Half sovereign

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Half sovereign
United Kingdom
Mass3.99 g
Diameter19.30 mm
Composition22 Carat Gold
Years of minting1817 - Present
1914 Sydney Half Sovereign - George V.jpg
DesignPortrait of reigning monarch (George V obverse shown)
1914 Sydney Half Sovereign - St. George.jpg
DesignSaint George and the Dragon
DesignerBenedetto Pistrucci

The half sovereign is an English and British gold coin with a face value half that of a sovereign: equivalent to half a pound sterling, ten shillings, or 120 old pence. Since the end of the gold standard, it has been issued only in limited quantities as a commemorative coin with a sale price and resale value far in excess of its face value. The main reason for this is because they are used, alongside the full sovereign and with other coins of this type, as bullion coins.

Common date half sovereigns tend to be worth slightly more than melt value (around £130 as of 2017).


The half sovereign was first introduced in 1544 under Henry VIII. After 1604, the issue of half sovereigns, along with gold sovereigns, was discontinued until 1817, following a major revision of British coinage. Production continued until 1926 and, apart from special issues for coronation years, was not restarted until 1980.[1] It was also used extensively in Australia, until 1933.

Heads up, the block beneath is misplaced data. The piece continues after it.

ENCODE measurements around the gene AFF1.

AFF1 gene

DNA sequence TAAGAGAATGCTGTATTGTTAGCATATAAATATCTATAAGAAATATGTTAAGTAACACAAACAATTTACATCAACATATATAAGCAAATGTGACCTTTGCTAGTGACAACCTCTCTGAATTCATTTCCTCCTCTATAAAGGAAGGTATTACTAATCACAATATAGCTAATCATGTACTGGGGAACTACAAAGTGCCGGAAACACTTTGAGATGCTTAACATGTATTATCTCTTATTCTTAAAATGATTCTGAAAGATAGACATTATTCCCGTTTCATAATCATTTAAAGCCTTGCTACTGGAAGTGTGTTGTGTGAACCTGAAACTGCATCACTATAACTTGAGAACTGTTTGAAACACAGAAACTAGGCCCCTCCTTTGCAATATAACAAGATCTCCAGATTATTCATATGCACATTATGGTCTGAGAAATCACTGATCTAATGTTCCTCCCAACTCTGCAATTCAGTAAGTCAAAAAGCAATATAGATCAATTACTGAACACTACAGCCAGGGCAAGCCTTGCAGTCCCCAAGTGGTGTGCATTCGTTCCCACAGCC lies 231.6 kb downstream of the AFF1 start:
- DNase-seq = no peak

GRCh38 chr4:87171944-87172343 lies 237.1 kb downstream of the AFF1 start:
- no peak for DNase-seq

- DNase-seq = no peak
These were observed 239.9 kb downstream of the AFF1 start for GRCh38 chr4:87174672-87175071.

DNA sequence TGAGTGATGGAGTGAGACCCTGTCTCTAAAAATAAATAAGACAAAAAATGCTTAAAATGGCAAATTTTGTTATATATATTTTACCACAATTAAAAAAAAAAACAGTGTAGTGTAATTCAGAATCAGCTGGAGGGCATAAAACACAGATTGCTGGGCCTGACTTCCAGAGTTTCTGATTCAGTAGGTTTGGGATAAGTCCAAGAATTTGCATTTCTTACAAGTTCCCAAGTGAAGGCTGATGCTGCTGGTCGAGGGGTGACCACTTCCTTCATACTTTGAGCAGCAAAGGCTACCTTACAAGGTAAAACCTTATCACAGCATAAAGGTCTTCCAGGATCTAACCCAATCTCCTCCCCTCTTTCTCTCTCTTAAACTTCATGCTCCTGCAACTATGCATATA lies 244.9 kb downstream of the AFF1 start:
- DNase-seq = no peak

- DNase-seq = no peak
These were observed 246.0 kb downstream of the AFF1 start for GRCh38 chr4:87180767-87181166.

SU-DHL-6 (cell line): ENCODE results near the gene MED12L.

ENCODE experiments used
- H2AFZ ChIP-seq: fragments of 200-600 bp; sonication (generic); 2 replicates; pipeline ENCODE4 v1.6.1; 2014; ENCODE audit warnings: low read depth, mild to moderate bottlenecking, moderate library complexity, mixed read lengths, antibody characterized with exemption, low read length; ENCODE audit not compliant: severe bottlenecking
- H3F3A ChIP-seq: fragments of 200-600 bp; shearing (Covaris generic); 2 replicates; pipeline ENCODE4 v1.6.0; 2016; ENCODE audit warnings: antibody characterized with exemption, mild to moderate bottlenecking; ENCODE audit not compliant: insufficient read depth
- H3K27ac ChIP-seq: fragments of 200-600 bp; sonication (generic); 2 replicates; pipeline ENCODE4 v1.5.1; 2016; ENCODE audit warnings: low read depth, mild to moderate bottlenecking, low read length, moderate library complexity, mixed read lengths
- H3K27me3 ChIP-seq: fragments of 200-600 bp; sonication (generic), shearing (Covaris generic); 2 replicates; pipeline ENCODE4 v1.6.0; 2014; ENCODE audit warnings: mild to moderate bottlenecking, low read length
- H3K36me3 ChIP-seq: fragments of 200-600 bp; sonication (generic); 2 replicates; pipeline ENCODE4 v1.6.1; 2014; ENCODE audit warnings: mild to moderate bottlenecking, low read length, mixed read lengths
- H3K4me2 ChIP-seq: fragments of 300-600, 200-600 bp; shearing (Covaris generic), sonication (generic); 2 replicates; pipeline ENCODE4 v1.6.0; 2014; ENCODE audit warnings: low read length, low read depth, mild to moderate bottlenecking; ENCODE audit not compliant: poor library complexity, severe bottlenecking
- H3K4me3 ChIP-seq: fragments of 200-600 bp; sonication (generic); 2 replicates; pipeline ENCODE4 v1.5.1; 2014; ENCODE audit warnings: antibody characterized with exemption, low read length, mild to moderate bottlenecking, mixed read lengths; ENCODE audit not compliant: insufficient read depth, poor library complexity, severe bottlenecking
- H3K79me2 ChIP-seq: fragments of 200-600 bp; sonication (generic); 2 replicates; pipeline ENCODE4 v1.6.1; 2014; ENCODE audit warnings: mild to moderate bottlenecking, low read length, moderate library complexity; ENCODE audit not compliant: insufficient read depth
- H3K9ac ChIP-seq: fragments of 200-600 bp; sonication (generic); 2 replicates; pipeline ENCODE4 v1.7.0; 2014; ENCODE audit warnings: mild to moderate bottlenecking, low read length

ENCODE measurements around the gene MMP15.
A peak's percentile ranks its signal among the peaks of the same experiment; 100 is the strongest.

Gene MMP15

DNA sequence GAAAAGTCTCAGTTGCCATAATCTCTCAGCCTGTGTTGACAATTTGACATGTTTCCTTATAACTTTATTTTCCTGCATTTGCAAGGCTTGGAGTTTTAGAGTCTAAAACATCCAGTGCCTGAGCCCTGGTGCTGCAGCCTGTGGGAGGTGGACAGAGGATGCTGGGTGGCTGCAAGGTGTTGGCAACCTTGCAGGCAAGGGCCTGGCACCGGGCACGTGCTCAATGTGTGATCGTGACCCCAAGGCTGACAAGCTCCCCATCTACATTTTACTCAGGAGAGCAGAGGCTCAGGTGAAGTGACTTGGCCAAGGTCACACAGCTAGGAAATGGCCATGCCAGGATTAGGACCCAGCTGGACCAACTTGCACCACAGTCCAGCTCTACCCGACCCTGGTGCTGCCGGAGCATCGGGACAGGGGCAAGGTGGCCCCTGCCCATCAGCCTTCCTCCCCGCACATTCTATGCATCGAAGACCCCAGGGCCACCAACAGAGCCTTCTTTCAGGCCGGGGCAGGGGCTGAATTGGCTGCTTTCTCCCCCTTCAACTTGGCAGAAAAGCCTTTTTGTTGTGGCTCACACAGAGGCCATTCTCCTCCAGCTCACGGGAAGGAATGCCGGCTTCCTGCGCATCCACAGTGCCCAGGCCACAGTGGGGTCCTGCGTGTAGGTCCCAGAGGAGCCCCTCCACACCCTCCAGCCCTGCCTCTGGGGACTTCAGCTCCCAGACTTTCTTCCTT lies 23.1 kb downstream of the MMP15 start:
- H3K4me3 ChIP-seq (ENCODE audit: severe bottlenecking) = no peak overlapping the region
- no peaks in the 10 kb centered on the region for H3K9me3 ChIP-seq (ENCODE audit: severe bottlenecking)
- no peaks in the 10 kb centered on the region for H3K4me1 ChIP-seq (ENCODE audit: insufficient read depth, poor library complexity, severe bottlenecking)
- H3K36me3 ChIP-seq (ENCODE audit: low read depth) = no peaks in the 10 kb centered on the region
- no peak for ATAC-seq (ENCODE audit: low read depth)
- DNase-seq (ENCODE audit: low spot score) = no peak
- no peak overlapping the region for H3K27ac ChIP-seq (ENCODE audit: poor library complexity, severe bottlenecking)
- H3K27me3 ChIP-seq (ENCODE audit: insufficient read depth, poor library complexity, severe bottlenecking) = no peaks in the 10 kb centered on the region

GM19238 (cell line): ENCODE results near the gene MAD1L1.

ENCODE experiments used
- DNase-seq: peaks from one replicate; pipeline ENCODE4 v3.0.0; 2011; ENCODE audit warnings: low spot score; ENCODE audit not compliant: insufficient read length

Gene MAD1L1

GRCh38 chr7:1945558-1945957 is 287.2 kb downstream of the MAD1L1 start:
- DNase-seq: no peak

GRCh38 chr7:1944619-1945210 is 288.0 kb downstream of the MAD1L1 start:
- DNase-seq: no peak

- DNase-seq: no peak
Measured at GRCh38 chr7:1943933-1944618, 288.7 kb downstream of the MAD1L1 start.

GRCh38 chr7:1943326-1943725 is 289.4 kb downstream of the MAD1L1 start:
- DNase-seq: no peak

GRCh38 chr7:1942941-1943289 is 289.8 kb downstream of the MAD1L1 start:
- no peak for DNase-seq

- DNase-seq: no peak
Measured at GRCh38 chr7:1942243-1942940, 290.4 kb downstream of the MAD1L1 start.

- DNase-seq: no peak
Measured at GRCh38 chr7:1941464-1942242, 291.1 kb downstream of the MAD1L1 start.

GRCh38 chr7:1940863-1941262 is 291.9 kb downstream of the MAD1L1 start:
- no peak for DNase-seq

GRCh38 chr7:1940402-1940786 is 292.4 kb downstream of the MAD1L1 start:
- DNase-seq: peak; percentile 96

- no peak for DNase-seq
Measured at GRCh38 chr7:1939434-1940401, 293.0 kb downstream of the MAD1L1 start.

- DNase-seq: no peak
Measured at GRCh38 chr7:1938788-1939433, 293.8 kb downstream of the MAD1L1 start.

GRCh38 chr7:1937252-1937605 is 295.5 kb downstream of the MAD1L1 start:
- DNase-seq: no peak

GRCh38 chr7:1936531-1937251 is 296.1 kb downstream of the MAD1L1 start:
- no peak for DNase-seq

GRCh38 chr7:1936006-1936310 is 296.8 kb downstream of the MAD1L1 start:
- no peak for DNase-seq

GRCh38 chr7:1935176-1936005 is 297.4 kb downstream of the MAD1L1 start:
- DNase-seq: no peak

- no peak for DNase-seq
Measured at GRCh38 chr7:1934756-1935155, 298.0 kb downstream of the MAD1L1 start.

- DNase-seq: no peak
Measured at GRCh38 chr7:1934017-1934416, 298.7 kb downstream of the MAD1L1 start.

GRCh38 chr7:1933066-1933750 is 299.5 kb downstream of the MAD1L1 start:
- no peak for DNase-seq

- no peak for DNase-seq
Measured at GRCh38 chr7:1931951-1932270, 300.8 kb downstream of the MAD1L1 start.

Modern half sovereigns, from 1817 onwards, have a diameter of 19.30 mm, a thickness of c. 0.99 mm, a weight of 3.99 g, are made of 22 carat (​91 23%) crown gold alloy, and contain 0.1176 troy ounces (3.6575 g) of gold. The reverse side, featuring St. George slaying a dragon was designed by Benedetto Pistrucci, whose initials appear to the right of the date.[2]


Year Coins minted
1982 2,500,000
1983–1999 limited edition proofs only
2000 146,822
2001 94,763
2002 61,347
2003 47,818
2004 34,924
2005 30,299


The half sovereign is a "protected coin" for the purposes of Part II of the Forgery and Counterfeiting Act 1981.[3]


External links[edit]

Preceded by
Half Pound
Succeeded by
Ten shilling note